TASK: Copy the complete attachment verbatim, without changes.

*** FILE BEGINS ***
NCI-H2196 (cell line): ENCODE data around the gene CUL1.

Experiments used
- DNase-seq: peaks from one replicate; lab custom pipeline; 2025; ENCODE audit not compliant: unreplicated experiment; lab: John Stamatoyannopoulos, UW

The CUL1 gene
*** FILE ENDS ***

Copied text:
NCI-H2196 (cell line): ENCODE data around the gene CUL1.

Experiments used
- DNase-seq: peaks from one replicate; lab custom pipeline; 2025; ENCODE audit not compliant: unreplicated experiment; lab: John Stamatoyannopoulos, UW

The CUL1 gene